• Task lists and collaboration features: At any moment it should be clear what the outstanding tasks are and who needs to take action. Automatic creation of task lists and collaboration among all care team members are aspects of the medication management process that are not supported in the paper based version. However, in the electronic world, it is relatively easy to create task lists for nurses, clinicians and pharmacists. Nurses need to see a list of due/overdue medications, a list of all the medications they need to administer during their shift with the ability to sort/group/filter the list based on the medication type and/or route. Clinical pharmacists need to see a list of all new and modified prescriptions which they need to review. They also need to prioritise their work, therefore it is crucial that the pharmacist’ s task list can also be filtered/sorted based on urgency (prescriptions including high risk medications and admission prescriptions on the top of the list). Finally, physicians need an easy way to oversee if the medication administration is done regularly and if they have any outstanding pharmacist’ s reviews to check and confirm.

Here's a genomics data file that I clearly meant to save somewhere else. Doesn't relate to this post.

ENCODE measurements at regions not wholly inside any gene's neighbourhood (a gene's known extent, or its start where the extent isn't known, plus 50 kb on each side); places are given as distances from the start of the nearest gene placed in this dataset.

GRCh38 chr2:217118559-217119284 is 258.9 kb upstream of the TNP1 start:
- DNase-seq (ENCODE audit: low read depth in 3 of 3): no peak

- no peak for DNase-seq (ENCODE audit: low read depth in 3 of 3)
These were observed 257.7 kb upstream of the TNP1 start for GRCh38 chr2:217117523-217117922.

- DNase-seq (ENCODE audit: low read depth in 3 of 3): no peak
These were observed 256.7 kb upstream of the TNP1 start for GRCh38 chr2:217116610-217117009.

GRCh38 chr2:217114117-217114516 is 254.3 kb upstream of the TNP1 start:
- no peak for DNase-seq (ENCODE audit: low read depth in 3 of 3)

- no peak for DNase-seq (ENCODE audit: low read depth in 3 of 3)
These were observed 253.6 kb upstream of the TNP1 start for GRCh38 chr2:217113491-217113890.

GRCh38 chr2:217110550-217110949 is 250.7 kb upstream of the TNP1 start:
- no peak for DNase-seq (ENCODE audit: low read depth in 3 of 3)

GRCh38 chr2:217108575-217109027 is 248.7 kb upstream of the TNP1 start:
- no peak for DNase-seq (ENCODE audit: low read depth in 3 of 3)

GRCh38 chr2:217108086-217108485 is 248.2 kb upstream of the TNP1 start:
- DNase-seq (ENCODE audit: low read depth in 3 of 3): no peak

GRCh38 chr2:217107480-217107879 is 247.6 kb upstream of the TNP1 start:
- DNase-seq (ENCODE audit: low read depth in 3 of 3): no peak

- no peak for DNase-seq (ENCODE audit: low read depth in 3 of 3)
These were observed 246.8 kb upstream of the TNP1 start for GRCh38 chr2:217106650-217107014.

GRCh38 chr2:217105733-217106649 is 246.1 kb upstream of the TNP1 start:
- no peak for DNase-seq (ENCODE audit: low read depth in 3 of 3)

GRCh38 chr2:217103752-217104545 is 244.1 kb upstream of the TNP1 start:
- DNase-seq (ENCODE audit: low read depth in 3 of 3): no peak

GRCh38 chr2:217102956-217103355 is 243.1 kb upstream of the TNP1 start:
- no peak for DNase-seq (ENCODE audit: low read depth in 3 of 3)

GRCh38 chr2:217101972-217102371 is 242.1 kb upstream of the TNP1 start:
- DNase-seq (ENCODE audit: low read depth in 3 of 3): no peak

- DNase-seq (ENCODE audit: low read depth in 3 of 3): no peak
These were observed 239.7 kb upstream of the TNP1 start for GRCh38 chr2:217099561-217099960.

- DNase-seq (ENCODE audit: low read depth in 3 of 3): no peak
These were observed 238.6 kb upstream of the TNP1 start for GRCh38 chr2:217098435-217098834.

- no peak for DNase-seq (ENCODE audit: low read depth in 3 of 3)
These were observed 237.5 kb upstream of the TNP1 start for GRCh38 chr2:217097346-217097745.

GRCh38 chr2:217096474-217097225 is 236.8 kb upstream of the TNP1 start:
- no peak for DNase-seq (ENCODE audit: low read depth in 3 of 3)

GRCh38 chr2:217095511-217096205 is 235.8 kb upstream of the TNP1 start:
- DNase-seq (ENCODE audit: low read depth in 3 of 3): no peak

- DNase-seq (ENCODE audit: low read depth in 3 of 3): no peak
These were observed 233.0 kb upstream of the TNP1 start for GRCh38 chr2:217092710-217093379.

• Integration (with labs, pharmacy, EHR/PAS): When prescribing certain medications such as insulin, warfarin and others, prescribers need to check certain measurements (blood glucose, INR) before deciding on the medication dose. In order to make the prescribing process as seamless as possible and to remove the need for the prescriber to navigate to another screen or even another application it is important that the prescribing system supports the integration with the lab/PAS/EHR system to easily extract these measurements and show them to the prescriber within the prescribing window. An integration with the pharmacy system is needed in order to close the medication loop and simplify the supply and dispense processes.
  • Analytical module: Having all the medication related data stored in a structured way it is really important that all this data is available for reporting. The system should not only support different BI suites but should also offer a set of prebuilt actionable reports which help to track the use of the system and help different stakeholders to analyse what is being prescribed.


Finally, no matter how good, user friendly or comprehensive the medication management solution is, the users will not start using it unless it is incredibly fast and responsive. Anyone logging into the system needs to gain access to the required data almost instantaneously.